handmade sellers

Social media and online selling is creating opportunities for many local artisans and handcrafters to connect with customers—and each other.

There are just over 43,000 Canadian sellers on Etsy, an online marketplace that allows handcrafters to have their own web-based storefront.

“It’s been amazing for us small little makers. I think [Etsy] really opened up the playing field,” said Sarah MacLachlan, owner of clothing company Sarah Sue Design. “You don’t have to start with as big of a budget.”

MacLachlan says social media gives her a way to find and communicate with customers on a daily basis.

Louise May of Aurora Farm uses social media to draw attention to her handmade, sustainable body care products and crafting workshops. Instagram posts of her photogenic animals draw the most likes. She’s built a following of almost 2,300 people.
To May, it’s a means to spread her messages of environmentally-friendly products, and preserving traditional processes.

“Even if people don’t come out for a workshop, they’re thinking about it,” said May.

Artist Katie Bartley says social media also brings artisans together.

“I think that’s important to the success of a business as well,” said Bartley.

At North Forge Fabrication Lab, artisans and inventors can use nearly $3 million in equipment like industrial routers and 3D printers. But Robert Elms says the tools aren’t their most valuable commodity.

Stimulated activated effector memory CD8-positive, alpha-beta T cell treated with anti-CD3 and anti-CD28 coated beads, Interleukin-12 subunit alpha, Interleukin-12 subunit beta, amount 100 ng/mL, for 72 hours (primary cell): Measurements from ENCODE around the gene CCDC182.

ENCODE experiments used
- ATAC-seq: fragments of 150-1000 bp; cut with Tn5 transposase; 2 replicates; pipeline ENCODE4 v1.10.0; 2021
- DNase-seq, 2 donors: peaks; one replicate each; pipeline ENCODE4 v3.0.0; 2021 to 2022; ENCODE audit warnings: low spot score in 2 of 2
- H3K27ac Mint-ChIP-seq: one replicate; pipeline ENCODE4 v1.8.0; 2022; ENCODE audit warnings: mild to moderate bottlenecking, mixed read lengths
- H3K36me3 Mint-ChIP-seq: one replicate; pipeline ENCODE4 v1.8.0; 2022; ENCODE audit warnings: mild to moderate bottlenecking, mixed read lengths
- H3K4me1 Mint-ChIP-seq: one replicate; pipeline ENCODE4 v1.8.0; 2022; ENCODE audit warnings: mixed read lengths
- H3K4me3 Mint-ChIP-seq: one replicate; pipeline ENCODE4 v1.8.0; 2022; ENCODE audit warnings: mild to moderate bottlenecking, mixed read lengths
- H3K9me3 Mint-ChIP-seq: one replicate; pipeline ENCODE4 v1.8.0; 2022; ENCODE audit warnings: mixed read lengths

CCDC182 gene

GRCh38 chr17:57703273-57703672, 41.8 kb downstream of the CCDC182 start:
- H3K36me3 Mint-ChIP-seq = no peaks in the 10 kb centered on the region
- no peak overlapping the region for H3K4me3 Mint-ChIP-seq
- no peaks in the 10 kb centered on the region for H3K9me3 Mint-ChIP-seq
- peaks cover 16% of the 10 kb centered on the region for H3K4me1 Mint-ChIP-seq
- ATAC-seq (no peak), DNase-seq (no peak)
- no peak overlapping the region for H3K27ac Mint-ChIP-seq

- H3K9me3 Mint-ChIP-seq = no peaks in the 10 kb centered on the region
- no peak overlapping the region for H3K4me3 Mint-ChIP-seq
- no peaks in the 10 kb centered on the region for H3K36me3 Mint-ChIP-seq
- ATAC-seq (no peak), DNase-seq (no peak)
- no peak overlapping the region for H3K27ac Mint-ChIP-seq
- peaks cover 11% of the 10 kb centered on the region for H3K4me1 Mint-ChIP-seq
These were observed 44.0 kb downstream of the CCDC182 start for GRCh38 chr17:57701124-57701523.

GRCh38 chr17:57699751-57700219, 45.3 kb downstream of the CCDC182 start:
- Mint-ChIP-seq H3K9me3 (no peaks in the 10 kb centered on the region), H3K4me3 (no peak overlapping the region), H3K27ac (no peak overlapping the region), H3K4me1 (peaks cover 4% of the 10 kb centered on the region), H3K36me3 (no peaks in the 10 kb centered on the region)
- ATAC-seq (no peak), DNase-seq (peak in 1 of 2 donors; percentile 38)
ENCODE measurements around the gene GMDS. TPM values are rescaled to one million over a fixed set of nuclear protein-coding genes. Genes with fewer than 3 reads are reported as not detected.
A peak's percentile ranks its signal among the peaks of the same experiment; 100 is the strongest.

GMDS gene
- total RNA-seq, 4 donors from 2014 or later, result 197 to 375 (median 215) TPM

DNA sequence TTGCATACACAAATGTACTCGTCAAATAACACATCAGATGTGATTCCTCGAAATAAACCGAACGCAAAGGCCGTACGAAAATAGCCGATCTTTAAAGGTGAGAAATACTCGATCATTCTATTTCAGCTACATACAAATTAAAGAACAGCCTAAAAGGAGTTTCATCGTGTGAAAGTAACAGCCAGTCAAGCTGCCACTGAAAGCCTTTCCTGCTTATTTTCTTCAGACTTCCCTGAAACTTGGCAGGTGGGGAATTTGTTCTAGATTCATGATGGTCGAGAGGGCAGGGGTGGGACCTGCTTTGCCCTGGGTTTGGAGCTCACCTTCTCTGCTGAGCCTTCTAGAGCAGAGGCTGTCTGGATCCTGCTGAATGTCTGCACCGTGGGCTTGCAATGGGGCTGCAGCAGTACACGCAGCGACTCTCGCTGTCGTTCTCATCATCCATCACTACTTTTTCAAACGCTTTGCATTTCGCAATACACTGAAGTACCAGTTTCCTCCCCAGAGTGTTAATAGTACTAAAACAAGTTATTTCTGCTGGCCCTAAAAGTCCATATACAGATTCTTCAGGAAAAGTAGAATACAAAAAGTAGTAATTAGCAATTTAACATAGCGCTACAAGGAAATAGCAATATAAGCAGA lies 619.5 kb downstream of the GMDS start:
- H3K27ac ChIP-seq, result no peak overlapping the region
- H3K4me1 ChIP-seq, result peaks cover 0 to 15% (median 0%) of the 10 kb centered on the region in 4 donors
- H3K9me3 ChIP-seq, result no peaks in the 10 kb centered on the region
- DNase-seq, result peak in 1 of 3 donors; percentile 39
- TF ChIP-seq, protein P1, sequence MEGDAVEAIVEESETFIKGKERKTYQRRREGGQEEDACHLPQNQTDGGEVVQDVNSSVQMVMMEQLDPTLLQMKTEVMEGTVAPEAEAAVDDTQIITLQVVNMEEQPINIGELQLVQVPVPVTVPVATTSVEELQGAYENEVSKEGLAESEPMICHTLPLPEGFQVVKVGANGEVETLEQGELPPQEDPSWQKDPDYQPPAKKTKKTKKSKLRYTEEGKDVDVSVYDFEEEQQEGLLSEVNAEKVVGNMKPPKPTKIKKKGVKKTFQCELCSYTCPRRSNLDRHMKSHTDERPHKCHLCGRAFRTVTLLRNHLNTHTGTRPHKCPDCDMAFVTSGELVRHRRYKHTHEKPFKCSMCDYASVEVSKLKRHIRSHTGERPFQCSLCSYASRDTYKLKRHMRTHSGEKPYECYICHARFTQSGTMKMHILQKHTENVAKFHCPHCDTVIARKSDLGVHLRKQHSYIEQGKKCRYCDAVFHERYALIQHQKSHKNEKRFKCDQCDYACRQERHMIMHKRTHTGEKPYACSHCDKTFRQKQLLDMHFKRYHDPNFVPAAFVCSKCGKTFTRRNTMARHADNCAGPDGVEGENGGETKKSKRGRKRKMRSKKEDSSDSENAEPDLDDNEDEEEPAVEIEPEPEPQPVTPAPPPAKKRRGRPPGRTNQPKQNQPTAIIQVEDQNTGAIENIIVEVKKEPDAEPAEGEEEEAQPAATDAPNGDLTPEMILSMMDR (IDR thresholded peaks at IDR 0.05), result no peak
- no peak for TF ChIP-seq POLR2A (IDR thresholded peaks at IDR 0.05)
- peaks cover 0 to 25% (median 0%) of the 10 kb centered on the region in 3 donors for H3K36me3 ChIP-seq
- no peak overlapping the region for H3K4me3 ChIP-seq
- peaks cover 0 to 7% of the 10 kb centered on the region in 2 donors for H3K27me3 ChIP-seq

“We’ve got not just the equipment but people who also can fill whatever blanks are missing,” said Elms, who does community relations for North Forge. “This is a collaborative environment. This is a community of innovative people coming together to do their own thing, but in the process helping each other out.”


Aurora Farm uses social media to build a community around their handmade body care products. North Forge Fabrication Lab provides the tools and collaboration for artisans and inventors to get their start.
Nathan Dueck from Oldhat and Katie Bartley of Kate B Art talk about how they started their handcrafting businesses, and how social media contributes to their craft.
Reporter Anders Giesbrecht talks about how Etsy has change the handcraft market.
When Weldon Neufeld started Treevival, his son got him started on Instagram. He has over 800 followers now, and his reclaimed wood products get dozens of likes.
Clothing designer Sarah MacLachlan calls Etsy a "game-changer," but doesn't trust the social media bubble to not pop.
Louise May of Aurora Farm shows a class of women how to make soap with goats' milk.